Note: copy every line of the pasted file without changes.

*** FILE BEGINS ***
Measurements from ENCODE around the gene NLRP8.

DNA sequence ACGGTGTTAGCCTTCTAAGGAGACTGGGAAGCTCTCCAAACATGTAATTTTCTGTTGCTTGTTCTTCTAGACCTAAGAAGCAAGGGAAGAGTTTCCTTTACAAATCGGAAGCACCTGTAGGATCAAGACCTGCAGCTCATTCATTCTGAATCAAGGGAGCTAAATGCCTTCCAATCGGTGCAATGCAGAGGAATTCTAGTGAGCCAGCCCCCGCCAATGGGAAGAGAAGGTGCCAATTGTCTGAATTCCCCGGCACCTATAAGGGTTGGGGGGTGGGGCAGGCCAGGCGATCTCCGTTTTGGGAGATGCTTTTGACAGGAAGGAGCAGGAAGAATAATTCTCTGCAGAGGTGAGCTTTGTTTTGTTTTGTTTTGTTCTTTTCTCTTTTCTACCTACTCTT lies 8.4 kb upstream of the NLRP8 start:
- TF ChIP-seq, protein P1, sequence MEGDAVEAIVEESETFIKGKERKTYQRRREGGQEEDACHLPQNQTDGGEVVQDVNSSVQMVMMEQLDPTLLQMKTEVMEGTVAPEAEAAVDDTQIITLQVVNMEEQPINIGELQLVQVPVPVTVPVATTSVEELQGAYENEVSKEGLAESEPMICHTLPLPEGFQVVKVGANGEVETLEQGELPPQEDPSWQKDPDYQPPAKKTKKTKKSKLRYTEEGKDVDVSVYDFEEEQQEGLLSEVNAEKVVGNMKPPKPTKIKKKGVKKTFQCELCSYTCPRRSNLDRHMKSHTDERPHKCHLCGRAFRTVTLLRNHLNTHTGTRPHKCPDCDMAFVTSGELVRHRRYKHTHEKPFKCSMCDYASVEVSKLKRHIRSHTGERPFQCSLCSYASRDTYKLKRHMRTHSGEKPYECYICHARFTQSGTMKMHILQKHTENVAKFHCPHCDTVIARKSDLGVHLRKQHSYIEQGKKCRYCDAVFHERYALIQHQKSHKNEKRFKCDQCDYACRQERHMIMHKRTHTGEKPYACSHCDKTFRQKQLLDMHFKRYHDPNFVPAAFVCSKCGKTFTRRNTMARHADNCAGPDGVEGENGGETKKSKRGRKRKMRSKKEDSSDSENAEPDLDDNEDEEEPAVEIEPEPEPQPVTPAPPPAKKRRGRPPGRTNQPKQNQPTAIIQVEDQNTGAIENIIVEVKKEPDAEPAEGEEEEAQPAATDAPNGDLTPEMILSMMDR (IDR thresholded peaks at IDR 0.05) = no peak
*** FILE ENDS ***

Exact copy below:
Measurements from ENCODE around the gene NLRP8.

DNA sequence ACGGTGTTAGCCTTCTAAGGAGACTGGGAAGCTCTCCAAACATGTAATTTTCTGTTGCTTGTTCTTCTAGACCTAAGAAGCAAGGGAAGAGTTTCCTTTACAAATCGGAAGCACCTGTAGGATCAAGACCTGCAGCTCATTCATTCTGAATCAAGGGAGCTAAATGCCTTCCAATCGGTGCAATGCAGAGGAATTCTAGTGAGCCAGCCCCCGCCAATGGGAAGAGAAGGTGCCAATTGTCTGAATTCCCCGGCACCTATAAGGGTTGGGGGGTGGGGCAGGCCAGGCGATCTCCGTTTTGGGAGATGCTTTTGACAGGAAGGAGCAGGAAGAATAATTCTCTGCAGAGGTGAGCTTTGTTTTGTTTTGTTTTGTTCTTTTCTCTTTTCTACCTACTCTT lies 8.4 kb upstream of the NLRP8 start:
- TF ChIP-seq, protein P1, sequence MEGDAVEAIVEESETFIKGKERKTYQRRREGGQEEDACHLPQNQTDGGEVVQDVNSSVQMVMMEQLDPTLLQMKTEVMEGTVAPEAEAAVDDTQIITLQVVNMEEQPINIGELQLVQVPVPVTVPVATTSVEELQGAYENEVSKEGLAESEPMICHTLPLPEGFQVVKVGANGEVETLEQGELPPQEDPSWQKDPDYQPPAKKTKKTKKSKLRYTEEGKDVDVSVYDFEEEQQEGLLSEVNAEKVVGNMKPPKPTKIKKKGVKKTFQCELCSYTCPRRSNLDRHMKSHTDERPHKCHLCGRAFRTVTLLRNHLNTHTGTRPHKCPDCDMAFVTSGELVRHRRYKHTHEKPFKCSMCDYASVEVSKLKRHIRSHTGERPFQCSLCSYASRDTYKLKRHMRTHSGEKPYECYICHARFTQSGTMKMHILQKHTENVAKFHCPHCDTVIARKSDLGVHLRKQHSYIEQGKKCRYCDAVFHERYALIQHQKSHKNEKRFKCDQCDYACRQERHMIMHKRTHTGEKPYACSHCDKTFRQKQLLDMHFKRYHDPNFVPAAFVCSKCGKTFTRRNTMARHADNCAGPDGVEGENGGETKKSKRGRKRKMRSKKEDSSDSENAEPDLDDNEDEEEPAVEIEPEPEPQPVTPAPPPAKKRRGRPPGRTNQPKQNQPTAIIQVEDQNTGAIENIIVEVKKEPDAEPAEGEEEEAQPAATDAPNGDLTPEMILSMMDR (IDR thresholded peaks at IDR 0.05) = no peak